US colleges and universities are trying to attract foreign students. For example, five years ago, Indiana University had 87 undergraduates from China on its campus in Bloomington. This year there are 2,224.
Foreign enrollment at U.S. universities and colleges grew by 6 percent last year, with a 23-percent increase from China. But perhaps most interestingly is where this growth is concentrated: big, public land-grant colleges, notably in the Midwest.
These numbers show the transformation of America's famous heartland public universities as a result of diminished state support. Of the 25 campuses with the most international students, a dozen have increased international enrollment more than 40 percent in just five years, according to data collected by the Institute of International Education.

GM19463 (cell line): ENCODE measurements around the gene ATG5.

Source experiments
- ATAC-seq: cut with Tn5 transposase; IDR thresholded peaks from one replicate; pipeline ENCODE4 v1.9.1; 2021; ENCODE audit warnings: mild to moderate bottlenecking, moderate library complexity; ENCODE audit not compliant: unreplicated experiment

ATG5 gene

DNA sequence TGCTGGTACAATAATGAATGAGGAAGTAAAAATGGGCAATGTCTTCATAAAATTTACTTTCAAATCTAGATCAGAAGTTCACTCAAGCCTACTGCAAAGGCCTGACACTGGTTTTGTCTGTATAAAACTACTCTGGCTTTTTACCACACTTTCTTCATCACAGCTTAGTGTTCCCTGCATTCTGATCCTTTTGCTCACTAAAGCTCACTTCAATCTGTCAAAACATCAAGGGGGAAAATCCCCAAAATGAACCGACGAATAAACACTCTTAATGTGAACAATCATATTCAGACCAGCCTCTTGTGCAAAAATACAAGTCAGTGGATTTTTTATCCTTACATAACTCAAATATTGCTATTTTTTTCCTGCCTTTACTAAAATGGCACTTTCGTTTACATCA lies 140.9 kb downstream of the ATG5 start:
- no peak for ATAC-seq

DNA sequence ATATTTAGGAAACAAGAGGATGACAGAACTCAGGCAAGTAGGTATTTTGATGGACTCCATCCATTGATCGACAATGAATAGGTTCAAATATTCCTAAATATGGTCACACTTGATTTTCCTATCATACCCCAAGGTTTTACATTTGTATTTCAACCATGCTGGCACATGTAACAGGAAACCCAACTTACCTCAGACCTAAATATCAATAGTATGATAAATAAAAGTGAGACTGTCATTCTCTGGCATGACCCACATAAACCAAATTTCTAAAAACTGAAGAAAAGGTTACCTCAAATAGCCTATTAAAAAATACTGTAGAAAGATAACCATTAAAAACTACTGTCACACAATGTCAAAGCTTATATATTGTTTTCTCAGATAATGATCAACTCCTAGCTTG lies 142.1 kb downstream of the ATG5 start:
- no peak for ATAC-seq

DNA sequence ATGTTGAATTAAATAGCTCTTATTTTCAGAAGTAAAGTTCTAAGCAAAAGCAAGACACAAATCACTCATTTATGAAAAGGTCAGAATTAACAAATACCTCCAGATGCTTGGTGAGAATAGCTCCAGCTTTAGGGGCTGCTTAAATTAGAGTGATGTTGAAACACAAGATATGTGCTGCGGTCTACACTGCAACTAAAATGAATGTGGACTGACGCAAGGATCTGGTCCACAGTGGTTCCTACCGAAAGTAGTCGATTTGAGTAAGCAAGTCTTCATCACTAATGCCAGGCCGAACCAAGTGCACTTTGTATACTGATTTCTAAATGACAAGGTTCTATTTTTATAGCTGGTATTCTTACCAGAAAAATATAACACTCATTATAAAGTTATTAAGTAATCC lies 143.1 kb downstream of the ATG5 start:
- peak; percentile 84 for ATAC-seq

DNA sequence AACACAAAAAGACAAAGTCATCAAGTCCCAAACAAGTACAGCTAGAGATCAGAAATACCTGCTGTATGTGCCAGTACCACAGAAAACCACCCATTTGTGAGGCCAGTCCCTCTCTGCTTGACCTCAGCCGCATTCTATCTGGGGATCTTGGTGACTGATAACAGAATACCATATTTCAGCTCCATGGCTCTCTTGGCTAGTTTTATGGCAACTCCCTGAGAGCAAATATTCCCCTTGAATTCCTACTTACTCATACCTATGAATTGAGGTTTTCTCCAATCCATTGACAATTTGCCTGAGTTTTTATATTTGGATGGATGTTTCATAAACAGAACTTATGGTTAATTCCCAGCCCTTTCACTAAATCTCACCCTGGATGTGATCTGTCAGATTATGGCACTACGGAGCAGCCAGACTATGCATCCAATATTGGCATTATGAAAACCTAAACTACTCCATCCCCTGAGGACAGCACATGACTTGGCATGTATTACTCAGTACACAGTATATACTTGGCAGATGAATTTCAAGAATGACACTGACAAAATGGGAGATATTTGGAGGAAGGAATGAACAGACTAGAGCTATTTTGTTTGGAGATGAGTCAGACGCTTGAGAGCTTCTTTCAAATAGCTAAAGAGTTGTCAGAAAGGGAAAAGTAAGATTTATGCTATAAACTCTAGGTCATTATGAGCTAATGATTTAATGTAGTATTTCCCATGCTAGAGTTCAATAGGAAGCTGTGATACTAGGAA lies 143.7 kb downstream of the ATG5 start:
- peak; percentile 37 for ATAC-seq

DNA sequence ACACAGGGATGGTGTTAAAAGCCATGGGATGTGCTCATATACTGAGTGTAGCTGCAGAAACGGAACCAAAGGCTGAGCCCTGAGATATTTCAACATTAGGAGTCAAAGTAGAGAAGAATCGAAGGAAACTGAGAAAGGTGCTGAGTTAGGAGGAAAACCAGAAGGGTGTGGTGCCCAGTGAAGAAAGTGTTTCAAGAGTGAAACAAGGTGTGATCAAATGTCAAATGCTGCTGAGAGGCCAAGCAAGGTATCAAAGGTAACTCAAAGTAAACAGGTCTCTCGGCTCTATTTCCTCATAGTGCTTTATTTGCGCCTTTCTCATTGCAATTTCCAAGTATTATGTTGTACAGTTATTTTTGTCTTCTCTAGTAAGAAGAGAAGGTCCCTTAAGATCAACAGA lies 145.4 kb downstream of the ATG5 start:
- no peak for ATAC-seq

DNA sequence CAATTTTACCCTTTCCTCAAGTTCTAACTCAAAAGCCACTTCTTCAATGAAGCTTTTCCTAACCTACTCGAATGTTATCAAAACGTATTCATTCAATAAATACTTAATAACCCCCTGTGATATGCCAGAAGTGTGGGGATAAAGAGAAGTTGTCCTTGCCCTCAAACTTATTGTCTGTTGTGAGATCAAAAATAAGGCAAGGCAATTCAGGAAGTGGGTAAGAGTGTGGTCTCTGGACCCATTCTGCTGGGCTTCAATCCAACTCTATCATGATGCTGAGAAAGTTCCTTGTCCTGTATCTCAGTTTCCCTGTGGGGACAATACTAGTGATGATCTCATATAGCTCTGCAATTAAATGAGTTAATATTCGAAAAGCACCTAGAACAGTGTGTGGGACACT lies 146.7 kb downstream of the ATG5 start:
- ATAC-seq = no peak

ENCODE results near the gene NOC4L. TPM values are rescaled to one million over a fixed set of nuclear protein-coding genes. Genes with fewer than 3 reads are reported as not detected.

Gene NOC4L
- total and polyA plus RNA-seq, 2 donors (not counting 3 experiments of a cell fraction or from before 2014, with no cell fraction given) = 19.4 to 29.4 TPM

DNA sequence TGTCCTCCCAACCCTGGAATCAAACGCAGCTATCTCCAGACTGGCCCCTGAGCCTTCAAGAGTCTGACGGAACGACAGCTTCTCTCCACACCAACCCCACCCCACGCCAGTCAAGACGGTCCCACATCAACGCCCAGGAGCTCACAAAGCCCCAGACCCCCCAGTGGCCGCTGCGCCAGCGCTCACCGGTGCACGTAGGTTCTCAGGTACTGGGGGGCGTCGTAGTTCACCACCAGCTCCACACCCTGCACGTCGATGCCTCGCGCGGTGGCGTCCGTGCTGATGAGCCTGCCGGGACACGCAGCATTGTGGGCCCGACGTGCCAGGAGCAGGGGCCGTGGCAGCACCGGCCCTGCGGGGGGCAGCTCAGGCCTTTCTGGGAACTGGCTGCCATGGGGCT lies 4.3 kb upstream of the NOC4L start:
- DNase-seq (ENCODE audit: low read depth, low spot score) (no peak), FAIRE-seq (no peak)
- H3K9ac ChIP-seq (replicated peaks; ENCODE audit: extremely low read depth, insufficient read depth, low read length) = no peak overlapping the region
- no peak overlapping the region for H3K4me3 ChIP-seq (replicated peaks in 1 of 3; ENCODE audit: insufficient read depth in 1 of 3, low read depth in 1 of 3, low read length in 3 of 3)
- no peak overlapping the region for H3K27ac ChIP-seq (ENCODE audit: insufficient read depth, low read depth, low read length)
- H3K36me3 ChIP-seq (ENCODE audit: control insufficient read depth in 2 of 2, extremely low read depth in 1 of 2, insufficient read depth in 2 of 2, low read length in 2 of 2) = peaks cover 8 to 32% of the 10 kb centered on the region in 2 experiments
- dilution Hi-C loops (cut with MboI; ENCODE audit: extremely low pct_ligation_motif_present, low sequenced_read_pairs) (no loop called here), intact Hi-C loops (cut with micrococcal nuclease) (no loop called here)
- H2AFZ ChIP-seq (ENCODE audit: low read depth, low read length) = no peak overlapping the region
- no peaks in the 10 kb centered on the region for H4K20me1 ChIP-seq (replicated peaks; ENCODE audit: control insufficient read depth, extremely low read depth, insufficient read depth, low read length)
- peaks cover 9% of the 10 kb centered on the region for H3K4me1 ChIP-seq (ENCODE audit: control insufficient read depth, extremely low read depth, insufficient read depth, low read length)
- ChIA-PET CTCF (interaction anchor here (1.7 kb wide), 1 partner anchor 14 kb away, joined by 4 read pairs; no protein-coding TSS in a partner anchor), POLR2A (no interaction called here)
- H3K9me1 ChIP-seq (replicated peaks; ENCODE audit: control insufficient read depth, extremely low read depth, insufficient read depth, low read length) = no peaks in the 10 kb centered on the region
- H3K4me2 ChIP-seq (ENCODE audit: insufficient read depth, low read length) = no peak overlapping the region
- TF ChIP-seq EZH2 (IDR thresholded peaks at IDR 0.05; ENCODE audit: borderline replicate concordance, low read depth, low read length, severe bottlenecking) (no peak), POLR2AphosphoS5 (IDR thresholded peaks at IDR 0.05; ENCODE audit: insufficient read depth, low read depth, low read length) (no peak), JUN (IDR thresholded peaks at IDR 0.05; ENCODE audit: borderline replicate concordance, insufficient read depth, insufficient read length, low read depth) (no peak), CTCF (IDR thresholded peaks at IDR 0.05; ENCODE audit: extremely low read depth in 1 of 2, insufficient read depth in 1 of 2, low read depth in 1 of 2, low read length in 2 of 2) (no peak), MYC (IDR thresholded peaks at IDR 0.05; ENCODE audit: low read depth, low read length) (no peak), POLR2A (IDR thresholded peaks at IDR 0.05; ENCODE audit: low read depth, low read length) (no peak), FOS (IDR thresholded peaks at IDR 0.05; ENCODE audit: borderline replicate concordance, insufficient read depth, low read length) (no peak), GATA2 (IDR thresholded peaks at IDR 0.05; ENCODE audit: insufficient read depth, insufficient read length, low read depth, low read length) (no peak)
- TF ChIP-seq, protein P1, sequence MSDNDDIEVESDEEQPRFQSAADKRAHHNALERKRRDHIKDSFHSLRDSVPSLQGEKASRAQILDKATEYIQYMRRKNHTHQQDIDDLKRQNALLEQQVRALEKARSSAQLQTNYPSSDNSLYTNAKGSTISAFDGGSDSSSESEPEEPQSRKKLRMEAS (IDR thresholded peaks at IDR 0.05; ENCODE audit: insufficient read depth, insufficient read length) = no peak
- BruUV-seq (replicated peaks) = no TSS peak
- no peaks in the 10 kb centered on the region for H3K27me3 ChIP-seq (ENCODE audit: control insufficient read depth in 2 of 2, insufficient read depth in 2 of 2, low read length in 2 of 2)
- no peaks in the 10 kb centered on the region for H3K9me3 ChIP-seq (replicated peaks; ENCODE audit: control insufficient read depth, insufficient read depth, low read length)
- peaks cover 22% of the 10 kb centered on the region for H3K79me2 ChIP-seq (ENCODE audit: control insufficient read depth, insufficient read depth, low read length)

Almost all are public, and a striking number come from the Big Ten: Indiana, Purdue, Michigan State, Ohio State and the Universities of Minnesota and Illinois. Indiana's international enrollment now surpasses 6,000, or about 15 percent of the student body, and in Illinois, the flagship Urbana-Champaign campus has nearly 9,000 — second nationally only to the University of Southern California.